cowpox


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Related to cowpox: cowpox vaccine

cowpox

 [kow´poks]
a mild pustular eruption affecting milk cows, usually confined to the udder and teats, caused by the vaccinia virus, and transmissible to humans. Edward Jenner, in the 18th century, discovered that cowpox could be transmitted to humans who milked or tended cattle, and also noted that persons who contracted it in this way seldom contracted smallpox. This discovery led to vaccination against smallpox.

cowpox

(kou′pŏks′)
n.
A mild contagious skin disease of cattle, usually affecting the udder, that is caused by a virus and characterized by the eruption of a pustular rash. When the virus is transmitted to humans, as by vaccination, it can confer immunity to smallpox. Also called vaccinia.

cowpox

A mild disease of cows' udders and teats that can be transmitted to people, doing manual milking. It causes skin blisters and confers immunity against SMALLPOX-a somewhat academic consideration now that this disease has been eradicated. Jenner's observations on cowpox led to vaccination and the science of immunology. (Edward Jenner, 1749–1823, English physician).
References in periodicals archive ?
All 5 case-patients were negative for cowpox virus, monkeypox virus, F.
After seeing their GP, they were sent to the Countess of Chester Hospital, where he was diagnosed with cowpox.
Dr Aysha Javed - who diagnosed the boy - said it was the first case of cowpox she had seen.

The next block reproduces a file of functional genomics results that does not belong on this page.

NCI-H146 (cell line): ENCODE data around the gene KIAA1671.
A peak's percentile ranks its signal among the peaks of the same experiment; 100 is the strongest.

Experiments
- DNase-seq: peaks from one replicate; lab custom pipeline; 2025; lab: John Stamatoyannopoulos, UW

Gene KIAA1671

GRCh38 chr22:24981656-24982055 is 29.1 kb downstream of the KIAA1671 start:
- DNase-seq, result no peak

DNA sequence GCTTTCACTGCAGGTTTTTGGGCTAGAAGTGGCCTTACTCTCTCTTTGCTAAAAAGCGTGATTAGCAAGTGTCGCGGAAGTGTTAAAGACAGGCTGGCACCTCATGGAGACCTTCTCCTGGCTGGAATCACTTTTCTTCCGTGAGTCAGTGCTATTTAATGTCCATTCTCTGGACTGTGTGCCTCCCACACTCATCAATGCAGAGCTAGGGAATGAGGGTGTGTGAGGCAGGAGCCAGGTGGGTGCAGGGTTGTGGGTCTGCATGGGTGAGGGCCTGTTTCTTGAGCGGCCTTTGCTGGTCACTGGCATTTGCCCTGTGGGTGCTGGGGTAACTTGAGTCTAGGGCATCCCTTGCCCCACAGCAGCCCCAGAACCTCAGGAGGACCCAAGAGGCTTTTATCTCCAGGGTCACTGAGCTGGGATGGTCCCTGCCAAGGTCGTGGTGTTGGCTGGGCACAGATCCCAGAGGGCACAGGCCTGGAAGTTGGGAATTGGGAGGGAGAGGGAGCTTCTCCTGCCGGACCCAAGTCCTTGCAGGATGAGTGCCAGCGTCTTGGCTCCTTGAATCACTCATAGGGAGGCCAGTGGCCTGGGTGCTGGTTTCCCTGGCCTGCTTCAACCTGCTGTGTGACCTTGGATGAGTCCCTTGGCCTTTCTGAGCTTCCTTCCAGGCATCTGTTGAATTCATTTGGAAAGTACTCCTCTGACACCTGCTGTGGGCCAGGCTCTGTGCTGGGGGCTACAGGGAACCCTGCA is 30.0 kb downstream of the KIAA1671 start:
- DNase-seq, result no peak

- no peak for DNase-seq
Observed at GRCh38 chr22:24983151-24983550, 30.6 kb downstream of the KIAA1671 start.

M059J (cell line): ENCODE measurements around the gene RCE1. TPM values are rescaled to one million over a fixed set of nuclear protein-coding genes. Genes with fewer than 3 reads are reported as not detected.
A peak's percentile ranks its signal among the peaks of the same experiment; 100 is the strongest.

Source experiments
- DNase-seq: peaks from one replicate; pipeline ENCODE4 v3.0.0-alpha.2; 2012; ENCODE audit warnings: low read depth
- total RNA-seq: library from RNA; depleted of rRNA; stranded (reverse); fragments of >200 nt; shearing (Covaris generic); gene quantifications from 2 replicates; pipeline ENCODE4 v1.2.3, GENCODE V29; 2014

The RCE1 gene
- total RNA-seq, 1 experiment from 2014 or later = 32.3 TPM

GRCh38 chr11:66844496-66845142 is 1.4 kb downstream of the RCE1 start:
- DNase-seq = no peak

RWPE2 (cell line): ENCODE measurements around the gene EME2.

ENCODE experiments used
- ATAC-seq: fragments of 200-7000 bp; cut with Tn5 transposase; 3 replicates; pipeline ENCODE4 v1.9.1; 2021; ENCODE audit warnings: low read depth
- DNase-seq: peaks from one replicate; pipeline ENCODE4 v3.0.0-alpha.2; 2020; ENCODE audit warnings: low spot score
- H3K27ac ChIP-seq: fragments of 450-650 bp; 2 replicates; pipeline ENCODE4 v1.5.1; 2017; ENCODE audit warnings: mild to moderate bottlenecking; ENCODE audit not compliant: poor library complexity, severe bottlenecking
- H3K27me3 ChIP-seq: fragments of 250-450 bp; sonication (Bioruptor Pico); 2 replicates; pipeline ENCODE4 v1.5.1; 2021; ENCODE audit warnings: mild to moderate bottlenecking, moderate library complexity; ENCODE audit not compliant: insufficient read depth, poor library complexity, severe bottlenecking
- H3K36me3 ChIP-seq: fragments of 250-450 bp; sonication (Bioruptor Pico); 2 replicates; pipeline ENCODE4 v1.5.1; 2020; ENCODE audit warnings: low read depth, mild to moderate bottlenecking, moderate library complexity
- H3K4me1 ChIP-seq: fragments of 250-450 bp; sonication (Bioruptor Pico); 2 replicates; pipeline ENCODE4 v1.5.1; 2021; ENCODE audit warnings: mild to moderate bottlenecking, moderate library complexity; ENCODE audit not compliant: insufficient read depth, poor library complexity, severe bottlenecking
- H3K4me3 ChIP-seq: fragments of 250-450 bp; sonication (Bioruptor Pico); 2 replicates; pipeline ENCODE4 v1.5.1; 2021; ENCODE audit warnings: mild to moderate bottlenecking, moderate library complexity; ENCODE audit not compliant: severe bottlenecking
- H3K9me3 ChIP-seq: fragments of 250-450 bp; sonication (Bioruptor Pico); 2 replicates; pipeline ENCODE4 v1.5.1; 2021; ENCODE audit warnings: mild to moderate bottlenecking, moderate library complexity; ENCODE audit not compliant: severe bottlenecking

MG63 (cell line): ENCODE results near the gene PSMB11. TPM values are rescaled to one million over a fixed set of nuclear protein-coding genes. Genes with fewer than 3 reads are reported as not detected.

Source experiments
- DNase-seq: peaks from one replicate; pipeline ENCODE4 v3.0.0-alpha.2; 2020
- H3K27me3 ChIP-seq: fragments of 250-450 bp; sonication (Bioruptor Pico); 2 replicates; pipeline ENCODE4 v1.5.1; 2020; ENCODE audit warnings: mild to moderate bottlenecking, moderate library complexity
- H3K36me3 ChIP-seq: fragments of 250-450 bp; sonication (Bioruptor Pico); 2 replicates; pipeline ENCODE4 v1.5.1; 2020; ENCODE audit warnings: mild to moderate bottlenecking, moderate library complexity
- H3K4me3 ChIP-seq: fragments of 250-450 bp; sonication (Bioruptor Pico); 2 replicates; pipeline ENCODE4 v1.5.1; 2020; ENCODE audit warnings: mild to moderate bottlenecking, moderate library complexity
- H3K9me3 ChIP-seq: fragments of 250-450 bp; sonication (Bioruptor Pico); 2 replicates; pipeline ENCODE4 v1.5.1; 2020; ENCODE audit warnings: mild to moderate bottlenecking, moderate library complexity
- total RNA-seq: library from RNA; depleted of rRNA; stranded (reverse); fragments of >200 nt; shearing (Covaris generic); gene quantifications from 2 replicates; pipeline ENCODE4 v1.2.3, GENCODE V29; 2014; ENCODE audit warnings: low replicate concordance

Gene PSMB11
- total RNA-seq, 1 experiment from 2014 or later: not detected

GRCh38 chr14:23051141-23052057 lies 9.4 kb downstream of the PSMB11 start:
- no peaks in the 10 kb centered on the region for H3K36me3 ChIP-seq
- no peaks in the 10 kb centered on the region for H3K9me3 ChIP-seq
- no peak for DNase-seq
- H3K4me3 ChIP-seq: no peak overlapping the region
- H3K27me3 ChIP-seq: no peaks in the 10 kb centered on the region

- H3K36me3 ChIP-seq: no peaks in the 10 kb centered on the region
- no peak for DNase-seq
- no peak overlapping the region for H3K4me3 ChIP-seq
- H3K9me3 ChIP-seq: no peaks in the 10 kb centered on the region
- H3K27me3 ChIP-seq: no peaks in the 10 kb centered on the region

Cowpox virus, a cousin of variola virus, causes a mild smallpox-like disease in cows.
There is no specific treatment for pseudo cowpox, and diseases cure itself only unless secondary bacterial infection does not occurs.
BEIRUT: The Agriculture Ministry announced Friday that it is following up on a suspected outbreak of cowpox that was found in bovine in north Lebanon's Akkar.
Eradication was made possible by the ability of vaccinia virus to induce cross-protective immunity against other viruses within the orthopoxvirus genus capable of producing human infection (e.g., variola, monkeypox, and cowpox) (3).
Cowpox to beat smallpox The idea of using one disease to fight another is not new.
The first vaccination (in 1798) for small pox (using vaccine derived from cowpox) laid the foundation for this accomplishment.
When Edward Jenner first published his finding in 1798 that the immunization of individuals with cowpox virus would produce mild disease and render full protection from smallpox, rumors emerged that people would develop horns like cows from the inoculation.
Edward Jenner reported that cowpox, a milder version, was just as effective in achieving immunity, inoculation -- which was steadily improved over the years -- became standard procedure and eventually led to the elimination of the dread disease.